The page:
I'm afraid you have to be cruel to be kind - otherwise this is the way it will stay forever .

You may of noticed that 'my story' is written in past tense. Yes , it no longer happens . My brother is still entitled. But sadly in the last 10 years I have lost both my parents. His abuse of them happened until they both died and he could no longer ask them to bail him out.

This is why I plead with you to sort it now and not let it carry on,
For your younger daughter's sake. As much as for yours.

Everything in your older daughters life is down to her choices. Everybody needs to be responsible for their own choices - or at least be given a chance to be responsible for them. My parents as they always ultimately bailed out my brother denied him the chance to show himself as being responsible - why did he need to worry , when they did the worry for him?

Regarding the dog - it is nobody's 'right' to have a dog ; they are a luxury. Luxury costs - to take on a dog a responsible owner needs to be able to afford the luxury of one. Including food, vaccinations, worming, insurance for or vet bill costs etc.

Again it comes down to choice - if you did not make the choice , you are not responsible for the costs.

Although, I do see she is your daughter . She is no longer a child that you are obligated to provide for.
She is a married mother with her own child - one that she & her husband (and no one else ) is obligated to provide for.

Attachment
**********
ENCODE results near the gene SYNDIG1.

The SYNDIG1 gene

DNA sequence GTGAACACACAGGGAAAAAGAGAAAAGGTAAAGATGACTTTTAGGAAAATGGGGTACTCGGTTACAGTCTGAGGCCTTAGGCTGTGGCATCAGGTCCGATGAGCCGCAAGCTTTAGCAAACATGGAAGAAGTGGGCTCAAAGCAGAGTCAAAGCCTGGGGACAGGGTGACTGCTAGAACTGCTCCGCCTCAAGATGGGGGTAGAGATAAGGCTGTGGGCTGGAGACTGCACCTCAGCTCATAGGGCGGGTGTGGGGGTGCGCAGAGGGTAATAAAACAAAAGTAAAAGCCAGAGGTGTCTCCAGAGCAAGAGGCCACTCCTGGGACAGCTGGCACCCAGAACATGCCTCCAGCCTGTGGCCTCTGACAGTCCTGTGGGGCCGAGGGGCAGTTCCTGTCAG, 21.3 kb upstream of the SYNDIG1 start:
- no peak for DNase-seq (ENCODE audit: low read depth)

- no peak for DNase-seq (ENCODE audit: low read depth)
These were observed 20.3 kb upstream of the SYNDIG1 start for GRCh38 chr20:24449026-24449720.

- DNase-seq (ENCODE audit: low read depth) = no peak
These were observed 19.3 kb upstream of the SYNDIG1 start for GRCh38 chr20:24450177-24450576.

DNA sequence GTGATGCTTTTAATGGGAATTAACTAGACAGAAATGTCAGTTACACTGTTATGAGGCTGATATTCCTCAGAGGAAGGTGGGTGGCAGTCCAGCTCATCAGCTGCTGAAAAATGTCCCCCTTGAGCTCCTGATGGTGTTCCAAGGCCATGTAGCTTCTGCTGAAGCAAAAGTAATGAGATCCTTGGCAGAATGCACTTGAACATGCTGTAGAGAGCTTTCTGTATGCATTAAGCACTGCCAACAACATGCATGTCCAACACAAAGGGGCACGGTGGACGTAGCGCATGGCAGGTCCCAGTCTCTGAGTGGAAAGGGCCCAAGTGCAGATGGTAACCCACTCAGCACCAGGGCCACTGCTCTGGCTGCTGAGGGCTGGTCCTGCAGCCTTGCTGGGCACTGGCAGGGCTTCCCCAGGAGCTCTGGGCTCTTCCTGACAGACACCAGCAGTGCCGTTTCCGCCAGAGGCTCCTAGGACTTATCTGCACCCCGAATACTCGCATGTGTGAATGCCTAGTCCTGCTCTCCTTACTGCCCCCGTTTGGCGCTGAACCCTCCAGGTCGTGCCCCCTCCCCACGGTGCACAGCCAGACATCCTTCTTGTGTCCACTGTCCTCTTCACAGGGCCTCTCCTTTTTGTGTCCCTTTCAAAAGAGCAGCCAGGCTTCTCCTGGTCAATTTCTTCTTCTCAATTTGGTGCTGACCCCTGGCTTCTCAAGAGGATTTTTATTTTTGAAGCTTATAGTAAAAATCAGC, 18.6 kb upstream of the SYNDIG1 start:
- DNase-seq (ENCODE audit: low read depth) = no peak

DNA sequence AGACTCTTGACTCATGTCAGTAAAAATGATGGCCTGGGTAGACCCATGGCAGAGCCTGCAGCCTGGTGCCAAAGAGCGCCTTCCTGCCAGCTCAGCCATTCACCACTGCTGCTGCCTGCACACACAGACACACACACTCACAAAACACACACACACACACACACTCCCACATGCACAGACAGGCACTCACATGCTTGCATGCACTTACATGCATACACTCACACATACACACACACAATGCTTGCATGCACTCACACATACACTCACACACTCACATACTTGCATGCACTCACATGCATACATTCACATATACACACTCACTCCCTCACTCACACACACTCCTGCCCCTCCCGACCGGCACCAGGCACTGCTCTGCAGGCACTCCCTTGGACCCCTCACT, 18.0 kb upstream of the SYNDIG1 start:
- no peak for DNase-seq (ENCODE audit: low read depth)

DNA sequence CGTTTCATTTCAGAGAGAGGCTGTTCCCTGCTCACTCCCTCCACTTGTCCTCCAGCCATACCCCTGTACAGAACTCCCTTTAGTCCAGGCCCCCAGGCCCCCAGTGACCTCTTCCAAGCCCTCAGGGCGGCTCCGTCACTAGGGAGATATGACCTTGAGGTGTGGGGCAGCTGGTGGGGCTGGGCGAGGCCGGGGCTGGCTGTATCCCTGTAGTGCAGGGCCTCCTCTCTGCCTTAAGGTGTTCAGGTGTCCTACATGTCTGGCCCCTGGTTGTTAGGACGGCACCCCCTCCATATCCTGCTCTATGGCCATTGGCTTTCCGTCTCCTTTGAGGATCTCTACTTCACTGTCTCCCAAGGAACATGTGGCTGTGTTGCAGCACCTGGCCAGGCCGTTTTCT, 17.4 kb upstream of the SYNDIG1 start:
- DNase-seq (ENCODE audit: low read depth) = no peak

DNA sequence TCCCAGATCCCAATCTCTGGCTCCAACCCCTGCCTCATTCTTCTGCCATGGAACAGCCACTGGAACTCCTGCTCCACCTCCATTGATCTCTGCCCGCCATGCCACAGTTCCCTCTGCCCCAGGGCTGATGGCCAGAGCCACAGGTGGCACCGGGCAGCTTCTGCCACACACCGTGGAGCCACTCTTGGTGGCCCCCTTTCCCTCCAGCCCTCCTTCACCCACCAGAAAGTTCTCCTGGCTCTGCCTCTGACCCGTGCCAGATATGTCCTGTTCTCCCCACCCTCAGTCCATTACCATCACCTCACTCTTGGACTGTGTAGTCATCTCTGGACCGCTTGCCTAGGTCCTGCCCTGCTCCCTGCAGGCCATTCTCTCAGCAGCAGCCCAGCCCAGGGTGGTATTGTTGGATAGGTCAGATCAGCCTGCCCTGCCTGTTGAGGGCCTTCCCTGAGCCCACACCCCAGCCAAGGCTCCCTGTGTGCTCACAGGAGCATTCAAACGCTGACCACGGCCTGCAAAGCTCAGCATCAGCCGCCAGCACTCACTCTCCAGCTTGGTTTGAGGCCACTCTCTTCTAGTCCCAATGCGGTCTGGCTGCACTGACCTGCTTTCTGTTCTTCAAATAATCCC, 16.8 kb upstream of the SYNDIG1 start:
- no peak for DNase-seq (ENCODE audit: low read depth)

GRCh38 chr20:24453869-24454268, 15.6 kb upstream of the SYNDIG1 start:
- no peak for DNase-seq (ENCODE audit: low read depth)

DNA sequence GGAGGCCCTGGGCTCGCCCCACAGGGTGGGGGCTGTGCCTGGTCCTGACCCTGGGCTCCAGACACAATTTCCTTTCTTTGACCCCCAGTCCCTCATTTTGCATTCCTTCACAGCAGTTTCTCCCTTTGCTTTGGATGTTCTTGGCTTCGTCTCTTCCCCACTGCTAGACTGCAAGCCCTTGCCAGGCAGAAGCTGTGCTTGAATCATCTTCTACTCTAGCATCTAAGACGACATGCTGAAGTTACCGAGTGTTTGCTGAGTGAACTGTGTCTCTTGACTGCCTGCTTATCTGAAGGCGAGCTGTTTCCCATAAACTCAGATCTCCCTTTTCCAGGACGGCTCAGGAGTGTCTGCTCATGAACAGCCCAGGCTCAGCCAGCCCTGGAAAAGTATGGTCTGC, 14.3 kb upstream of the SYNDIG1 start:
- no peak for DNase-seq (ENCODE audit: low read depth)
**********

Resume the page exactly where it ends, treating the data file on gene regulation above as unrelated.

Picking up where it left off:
I may sound very hard nosed , I'm actually not.
I would of loved to of seen my brother with a 'healthy' relationship with my parents . That's why I have responded to your post - I'm sure you would love a healthier relationship with your daughter too. But it's going to take some 'hard' work on both sides to get there.

I wish you luck & happier times.

Apologies if I have gone on.

DowntonTrout Thu 27-Feb-14 08:01:54

Thanks all. I have read your posts carefully.

LtEve he has some debt from before they married. They have been paying a ridiculous amount of bank charges instead of dealing with it. That has put them on the back foot every month. I will PM you, if I may,

Pausing your post struck such a chord. I've been aware of how much this has affected my younger DD all along. Not just her, although she is my priority, but my elder DS, who has never asked for anything, and me and my DH. Honestly, our heart just drops when we see DD1 is phoning us. I've talked on here before about a possible personality disorder. I've spent so many years rushing to her side, trying to protect her, probably have been the worst kind of helicopter parent. It has become force of habit and it is taking a great deal of breaking. I feel overwhelmed by it at the moment.

cogito I know you are being deliberately harsh for a very good reason. The truth is, she frightens me. When we went NC she ended up making a suicide attempt and in a psychiatric unit.

moonriverandme Thu 27-Feb-14 09:45:38

My heart goes out to you. I think you have to stand up to your daughter and refuse any more financial help, she has to learn to manage her income.She is relying on the fact that you love her and your grandson and do not want to lose contact. I think the time has come to be firm with her and tell her no. I understand how hard it is for you. I don't know if I would be strong enough to take my own advise, .but hope that I would for everyone, or she will continue to treat you in this way.